Second psychiatrist had worried Desmond was 'falling through the cracks'
Shanna and Lionel Desmond hold their daughter Aaliyah in a photo from the Facebook page of Shanna Desmond. (THE CANADIAN PRESS / HO - Facebook)
GUYSBOROUGH, N.S. -- A psychiatrist who assessed Lionel Desmond two days before he fatally shot his family and himself says the former soldier showed no signs he was planning to hurt anyone when he arrived at the hospital in Antigonish, N.S., on Jan. 1, 2017.
Dr. Faisal Rahman, who has extensive experience treating veterans with post-traumatic stress disorder, told a fatality inquiry Tuesday that Desmond had come to the hospital because he was suffering from symptoms of the disorder after having an argument with his wife Shanna the night before.
"It just kept on escalating until next morning," Rahman recalled Desmond telling him during a 30- to 40-minute interview at St. Martha's Regional Hospital.
Desmond said the dispute was part of a long-standing pattern of conflict with his wife, which had included calls to police in the past, Rahman testified.
He said Desmond admitted to striking a table and startling his 10-year-old daughter, something for which he felt remorseful.
Rahman said Desmond was distressed over what happened, but he was otherwise pleasant, engaging, forthcoming, calm, composed and showed no signs of psychosis or thoughts of suicide or homicide.
The inquiry, which began last month, is investigating why Desmond fatally shot his 31-year-old wife, his 52-year-old mother Brenda and 10-year-old daughter Aaliyah on Jan. 3, 2017 -- a day after he left the hospital. He then shot himself in the head with the same military-style carbine he had legally purchased earlier in the day.
On Tuesday, Rahman told the inquiry he was aware of another psychiatrist's assessment that raised concerns about Desmond's previous treatment for mental illness.
The inquiry has been told that in the fall of 2016, Dr. Ian Slayter -- a colleague of Rahman's -- was worried that Desmond's case wasn't getting the proper attention from military and veterans' programs.
Slayter wrote that normally he would see a patient with PTSD once to confirm the diagnosis and make recommendations. "However, given the complexity of (Desmond's) case, and given that he seems to be falling through the cracks ... I said I would follow him for a short while to help him get connected," he wrote.
The report also stated that Slayter was concerned about Desmond's "borderline delusions" regarding his wife's fidelity -- though he rated Desmond's risk of suicide as low.
Rahman testified he was aware of Slayter's concerns, having skimmed his three-page report the night he met Desmond at the hospital.
However, Rahman said Slayter's note gave him a sense of relief because it was clear Desmond had sought help and was receiving treatment from the hospital's outpatient mental health clinic.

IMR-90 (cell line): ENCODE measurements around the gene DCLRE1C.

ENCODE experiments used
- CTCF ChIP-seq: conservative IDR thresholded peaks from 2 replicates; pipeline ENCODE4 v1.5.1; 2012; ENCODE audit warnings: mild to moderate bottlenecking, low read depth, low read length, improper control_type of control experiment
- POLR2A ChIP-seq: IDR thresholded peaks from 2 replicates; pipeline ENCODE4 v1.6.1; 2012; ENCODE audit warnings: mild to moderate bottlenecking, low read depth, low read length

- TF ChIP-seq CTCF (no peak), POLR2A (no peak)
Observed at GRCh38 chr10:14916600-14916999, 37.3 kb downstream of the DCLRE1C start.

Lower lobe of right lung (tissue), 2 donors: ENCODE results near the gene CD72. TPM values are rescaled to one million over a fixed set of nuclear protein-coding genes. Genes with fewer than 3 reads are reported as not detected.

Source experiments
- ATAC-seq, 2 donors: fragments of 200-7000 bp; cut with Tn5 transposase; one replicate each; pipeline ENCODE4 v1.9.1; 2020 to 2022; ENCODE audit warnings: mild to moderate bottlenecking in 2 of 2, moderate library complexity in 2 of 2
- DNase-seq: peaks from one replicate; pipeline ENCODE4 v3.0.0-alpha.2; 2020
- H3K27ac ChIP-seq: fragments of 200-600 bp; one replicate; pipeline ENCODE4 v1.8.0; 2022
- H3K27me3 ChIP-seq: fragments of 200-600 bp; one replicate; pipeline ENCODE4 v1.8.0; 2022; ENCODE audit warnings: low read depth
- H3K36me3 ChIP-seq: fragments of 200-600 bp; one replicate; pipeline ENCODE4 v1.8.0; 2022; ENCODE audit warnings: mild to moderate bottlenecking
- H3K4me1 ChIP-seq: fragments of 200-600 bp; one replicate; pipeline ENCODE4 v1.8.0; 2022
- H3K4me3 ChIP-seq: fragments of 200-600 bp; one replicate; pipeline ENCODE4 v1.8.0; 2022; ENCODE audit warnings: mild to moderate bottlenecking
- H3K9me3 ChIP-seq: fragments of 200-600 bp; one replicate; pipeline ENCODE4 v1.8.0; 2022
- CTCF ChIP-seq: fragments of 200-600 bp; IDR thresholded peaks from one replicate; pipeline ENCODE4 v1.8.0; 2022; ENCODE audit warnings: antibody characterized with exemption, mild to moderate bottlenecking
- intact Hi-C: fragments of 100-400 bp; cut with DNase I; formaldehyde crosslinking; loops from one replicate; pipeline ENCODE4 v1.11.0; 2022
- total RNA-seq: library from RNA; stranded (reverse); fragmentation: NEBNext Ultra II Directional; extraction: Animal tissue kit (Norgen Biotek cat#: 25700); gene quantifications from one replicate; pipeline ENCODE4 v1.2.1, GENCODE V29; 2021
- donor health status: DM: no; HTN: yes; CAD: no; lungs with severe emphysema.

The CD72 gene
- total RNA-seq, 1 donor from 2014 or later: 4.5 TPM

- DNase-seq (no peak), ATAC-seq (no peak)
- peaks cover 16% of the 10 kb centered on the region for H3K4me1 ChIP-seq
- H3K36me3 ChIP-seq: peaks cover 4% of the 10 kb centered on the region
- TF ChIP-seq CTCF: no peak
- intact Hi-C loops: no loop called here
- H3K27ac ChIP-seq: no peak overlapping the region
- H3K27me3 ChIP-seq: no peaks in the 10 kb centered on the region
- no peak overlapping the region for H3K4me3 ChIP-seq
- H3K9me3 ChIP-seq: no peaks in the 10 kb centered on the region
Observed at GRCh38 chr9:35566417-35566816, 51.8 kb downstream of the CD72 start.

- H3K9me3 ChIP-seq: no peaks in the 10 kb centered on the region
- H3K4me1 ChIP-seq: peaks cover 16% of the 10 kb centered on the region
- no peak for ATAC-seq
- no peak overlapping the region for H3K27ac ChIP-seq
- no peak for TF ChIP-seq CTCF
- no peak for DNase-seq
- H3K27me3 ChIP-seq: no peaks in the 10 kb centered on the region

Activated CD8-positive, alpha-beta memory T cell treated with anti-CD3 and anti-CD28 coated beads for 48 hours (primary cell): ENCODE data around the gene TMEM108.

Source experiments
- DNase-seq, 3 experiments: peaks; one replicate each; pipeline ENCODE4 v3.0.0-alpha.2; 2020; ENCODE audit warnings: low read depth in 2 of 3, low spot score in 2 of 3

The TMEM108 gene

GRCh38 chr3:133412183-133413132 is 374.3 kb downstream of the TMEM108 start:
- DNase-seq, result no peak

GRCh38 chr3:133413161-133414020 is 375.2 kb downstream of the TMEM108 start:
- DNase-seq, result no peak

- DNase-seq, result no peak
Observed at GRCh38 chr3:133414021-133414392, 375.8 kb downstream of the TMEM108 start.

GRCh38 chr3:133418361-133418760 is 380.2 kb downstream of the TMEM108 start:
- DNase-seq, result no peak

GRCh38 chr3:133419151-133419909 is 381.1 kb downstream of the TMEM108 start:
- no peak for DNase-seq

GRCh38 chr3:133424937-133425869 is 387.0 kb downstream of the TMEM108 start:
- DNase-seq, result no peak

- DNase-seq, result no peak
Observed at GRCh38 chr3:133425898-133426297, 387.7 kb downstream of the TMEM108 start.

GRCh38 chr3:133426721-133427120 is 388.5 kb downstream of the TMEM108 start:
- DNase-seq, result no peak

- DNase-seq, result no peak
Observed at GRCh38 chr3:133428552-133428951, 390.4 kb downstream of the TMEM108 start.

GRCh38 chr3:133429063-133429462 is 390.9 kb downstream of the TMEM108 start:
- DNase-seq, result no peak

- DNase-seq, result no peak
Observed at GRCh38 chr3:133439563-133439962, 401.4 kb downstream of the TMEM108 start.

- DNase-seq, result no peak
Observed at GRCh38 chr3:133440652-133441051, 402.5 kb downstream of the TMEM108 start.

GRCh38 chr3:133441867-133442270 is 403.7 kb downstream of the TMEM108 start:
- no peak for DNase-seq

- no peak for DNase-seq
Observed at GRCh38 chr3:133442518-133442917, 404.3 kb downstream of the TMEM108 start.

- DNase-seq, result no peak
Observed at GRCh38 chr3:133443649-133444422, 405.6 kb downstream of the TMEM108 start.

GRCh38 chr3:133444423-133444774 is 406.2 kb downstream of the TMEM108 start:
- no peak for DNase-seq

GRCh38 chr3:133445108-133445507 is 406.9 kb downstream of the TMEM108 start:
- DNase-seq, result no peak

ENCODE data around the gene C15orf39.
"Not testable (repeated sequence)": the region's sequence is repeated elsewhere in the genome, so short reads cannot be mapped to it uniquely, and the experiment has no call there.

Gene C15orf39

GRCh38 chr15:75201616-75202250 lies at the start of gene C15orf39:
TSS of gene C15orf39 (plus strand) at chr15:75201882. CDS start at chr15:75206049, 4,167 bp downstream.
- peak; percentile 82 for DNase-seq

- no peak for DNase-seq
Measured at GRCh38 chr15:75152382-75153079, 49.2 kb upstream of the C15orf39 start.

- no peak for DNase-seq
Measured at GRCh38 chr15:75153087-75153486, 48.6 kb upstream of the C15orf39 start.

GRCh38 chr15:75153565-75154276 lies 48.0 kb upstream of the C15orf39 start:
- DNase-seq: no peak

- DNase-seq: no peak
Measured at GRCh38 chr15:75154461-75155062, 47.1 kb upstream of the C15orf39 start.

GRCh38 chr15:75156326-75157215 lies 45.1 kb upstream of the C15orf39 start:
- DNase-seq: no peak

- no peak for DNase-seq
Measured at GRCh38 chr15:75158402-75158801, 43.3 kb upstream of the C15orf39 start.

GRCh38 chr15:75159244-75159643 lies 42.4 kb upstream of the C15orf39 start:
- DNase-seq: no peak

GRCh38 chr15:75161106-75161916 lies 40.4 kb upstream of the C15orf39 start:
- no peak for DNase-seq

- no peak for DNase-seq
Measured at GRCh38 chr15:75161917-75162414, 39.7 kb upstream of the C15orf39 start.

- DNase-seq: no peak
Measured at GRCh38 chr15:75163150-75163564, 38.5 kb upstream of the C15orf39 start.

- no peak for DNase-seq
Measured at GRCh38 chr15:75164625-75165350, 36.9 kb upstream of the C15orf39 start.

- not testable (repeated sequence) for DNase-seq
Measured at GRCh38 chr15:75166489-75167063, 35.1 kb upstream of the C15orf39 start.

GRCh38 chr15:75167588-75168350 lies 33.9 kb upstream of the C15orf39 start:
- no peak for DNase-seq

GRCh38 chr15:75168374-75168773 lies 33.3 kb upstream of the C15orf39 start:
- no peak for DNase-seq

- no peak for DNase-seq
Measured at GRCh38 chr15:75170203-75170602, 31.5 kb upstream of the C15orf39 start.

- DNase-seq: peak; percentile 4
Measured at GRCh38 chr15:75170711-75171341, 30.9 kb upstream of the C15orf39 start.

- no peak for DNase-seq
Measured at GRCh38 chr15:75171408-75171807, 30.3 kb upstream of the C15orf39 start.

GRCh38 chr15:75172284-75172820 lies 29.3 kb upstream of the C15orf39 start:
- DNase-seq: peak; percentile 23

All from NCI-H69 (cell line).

The note also said Desmond was seeing a social worker from the federal Veterans Affairs Department and he had an appointment with a therapist.
"I thought it was a good plan," Rahman said.
During his interview with Desmond, Rahman said he asked the former infantryman if he was thinking of hurting himself or anyone else, or if he had abused his wife.
Desmond denied having suicidal or homicidal thoughts and insisted he had never abused his wife, Rahman said. As well, the 33-year-old veteran told him police had taken away his firearms during an earlier incident, though the details were not disclosed.
Rahman said Desmond admitted that "jealousy used to be a problem" in his relationship with his wife, but he said that problem had abated after he stopped consuming medical marijuana in 2016.
As well, Rahman said Desmond told him about the seven months he served in Afghanistan, where he was involved in intense firefights and was sometimes ordered to place human remains in body bags.
When inquiry counsel Allen Murray asked if Desmond presented any concerning behaviours, Rahman replied: "No."
Rahman said he happened to be at the hospital the next day when Desmond was released and he made a point of asking Desmond if he was having any thoughts of hurting himself or others. Desmond said he wasn't.
Rahman also reminded Desmond to book another appointment with Slayter, which Desmond did the next day -- only hours before the killings.
Rahman described Desmond as "thankful and obliging," adding: "If he wanted to go, I had no grounds to keep him."
Lawyer Thomas Macdonald, who represents Shanna Desmond's family, asked Rahman if he was concerned about Lionel Desmond's military background, PTSD diagnosis, previous borderline delusions, ownership of firearms and rocky marital relationship.
"Wouldn't those be red flags in terms of taking everything he tells you at face value when, the next morning, he says he wants to go home?" Macdonald asked.
Rahman said his decision to release Desmond was based on his clinical assessment.
"That's how psychiatrists assess people ... (but) there's always a risk," he said. "(Desmond) did not meet the criteria to stay in the hospital against his wishes."
This report by The Canadian Press was first published Feb. 4, 2020.
-- By Michael MacDonald in Halifax